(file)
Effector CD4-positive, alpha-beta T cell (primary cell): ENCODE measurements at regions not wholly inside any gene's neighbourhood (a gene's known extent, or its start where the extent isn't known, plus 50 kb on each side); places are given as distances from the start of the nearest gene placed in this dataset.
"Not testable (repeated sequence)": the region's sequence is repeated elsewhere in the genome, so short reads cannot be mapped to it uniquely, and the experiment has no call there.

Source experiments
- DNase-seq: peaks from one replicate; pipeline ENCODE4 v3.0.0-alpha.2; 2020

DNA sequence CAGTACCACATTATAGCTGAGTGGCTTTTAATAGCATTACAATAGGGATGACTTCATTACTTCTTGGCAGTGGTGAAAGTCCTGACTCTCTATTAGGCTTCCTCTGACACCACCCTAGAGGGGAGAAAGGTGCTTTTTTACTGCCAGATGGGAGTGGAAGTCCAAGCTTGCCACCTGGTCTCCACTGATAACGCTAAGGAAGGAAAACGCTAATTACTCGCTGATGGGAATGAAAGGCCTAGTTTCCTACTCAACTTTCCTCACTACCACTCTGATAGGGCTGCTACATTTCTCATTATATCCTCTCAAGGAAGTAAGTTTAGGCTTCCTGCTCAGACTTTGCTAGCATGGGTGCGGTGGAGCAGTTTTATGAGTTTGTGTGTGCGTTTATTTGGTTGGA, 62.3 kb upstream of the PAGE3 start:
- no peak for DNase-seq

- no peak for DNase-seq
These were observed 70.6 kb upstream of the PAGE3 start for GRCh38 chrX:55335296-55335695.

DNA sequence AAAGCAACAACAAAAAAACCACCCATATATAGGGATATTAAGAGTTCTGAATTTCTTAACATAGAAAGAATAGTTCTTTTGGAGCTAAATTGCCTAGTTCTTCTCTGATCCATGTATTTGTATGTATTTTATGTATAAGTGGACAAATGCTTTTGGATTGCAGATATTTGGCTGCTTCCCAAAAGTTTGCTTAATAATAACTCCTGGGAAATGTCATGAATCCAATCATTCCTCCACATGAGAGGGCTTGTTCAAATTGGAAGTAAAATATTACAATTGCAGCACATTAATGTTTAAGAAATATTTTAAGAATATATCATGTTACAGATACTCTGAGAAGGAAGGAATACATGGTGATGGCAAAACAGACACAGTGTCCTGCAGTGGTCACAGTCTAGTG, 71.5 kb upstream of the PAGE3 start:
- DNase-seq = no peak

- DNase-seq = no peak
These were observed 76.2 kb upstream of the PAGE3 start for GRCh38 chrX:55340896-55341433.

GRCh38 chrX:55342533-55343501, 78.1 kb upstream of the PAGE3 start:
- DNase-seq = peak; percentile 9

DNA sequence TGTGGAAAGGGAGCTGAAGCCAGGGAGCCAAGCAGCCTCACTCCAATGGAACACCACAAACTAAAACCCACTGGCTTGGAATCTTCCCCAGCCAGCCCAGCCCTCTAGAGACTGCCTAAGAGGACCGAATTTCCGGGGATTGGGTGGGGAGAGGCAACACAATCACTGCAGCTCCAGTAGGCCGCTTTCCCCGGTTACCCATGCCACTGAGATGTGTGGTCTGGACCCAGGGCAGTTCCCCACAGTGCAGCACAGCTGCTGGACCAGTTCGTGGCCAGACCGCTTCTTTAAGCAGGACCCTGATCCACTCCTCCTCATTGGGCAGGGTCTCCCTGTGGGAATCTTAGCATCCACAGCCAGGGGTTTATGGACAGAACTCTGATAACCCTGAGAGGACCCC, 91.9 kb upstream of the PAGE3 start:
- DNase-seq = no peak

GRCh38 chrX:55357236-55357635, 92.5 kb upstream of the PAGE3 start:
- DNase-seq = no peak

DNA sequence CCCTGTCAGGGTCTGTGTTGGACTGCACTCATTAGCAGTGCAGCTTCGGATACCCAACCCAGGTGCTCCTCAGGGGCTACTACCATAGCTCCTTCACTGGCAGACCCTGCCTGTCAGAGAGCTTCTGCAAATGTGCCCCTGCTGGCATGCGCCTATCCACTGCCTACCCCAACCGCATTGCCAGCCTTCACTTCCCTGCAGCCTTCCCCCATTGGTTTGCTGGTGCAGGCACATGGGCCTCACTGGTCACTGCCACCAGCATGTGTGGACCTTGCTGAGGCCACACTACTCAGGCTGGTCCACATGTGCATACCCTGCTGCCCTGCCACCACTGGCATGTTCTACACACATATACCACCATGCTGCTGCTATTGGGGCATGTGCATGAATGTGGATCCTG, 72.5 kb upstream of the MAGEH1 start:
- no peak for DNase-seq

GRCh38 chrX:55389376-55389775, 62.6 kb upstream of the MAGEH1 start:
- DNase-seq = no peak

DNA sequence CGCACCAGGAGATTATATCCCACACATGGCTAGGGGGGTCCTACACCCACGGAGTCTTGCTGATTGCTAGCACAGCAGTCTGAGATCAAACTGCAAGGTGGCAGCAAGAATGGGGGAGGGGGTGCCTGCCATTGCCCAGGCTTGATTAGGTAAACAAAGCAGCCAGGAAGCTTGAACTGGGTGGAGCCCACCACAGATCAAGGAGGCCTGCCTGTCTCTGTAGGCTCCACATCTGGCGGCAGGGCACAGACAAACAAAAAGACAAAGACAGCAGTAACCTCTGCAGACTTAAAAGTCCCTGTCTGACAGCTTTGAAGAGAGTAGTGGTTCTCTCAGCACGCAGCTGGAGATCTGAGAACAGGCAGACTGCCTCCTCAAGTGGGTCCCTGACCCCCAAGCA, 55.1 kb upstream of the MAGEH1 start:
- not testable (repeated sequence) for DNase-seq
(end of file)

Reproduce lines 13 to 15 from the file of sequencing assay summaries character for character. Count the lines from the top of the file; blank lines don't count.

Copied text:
GRCh38 chrX:55342533-55343501, 78.1 kb upstream of the PAGE3 start:
- DNase-seq = peak; percentile 9

DNA sequence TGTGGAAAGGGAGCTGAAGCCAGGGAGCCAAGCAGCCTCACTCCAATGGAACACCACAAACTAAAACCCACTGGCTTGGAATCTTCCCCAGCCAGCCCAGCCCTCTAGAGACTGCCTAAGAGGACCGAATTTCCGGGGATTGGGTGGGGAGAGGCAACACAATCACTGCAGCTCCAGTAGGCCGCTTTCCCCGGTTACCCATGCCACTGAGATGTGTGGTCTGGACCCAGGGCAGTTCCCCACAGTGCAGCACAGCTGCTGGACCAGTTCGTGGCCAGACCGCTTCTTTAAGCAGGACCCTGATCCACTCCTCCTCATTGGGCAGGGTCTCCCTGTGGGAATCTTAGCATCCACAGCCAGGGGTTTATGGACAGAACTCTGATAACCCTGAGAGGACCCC, 91.9 kb upstream of the PAGE3 start: